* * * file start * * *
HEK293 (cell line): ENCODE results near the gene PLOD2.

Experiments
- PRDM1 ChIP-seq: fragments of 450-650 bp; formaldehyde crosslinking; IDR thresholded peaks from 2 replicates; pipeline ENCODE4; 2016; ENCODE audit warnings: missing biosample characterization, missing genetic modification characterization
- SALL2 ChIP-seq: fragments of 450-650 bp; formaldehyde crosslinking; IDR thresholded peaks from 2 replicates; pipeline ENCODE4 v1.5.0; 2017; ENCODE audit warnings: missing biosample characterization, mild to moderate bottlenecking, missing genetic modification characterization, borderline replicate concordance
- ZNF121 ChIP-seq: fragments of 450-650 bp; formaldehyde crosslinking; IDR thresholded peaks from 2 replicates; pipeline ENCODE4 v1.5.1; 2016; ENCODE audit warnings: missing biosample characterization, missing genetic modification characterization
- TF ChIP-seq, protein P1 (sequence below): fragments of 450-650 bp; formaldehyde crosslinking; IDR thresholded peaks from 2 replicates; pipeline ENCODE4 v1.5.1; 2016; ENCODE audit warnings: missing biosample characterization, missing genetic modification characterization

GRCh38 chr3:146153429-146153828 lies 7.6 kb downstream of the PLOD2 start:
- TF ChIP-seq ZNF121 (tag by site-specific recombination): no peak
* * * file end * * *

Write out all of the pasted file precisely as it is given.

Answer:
HEK293 (cell line): ENCODE results near the gene PLOD2.

Experiments
- PRDM1 ChIP-seq: fragments of 450-650 bp; formaldehyde crosslinking; IDR thresholded peaks from 2 replicates; pipeline ENCODE4; 2016; ENCODE audit warnings: missing biosample characterization, missing genetic modification characterization
- SALL2 ChIP-seq: fragments of 450-650 bp; formaldehyde crosslinking; IDR thresholded peaks from 2 replicates; pipeline ENCODE4 v1.5.0; 2017; ENCODE audit warnings: missing biosample characterization, mild to moderate bottlenecking, missing genetic modification characterization, borderline replicate concordance
- ZNF121 ChIP-seq: fragments of 450-650 bp; formaldehyde crosslinking; IDR thresholded peaks from 2 replicates; pipeline ENCODE4 v1.5.1; 2016; ENCODE audit warnings: missing biosample characterization, missing genetic modification characterization
- TF ChIP-seq, protein P1 (sequence below): fragments of 450-650 bp; formaldehyde crosslinking; IDR thresholded peaks from 2 replicates; pipeline ENCODE4 v1.5.1; 2016; ENCODE audit warnings: missing biosample characterization, missing genetic modification characterization

GRCh38 chr3:146153429-146153828 lies 7.6 kb downstream of the PLOD2 start:
- TF ChIP-seq ZNF121 (tag by site-specific recombination): no peak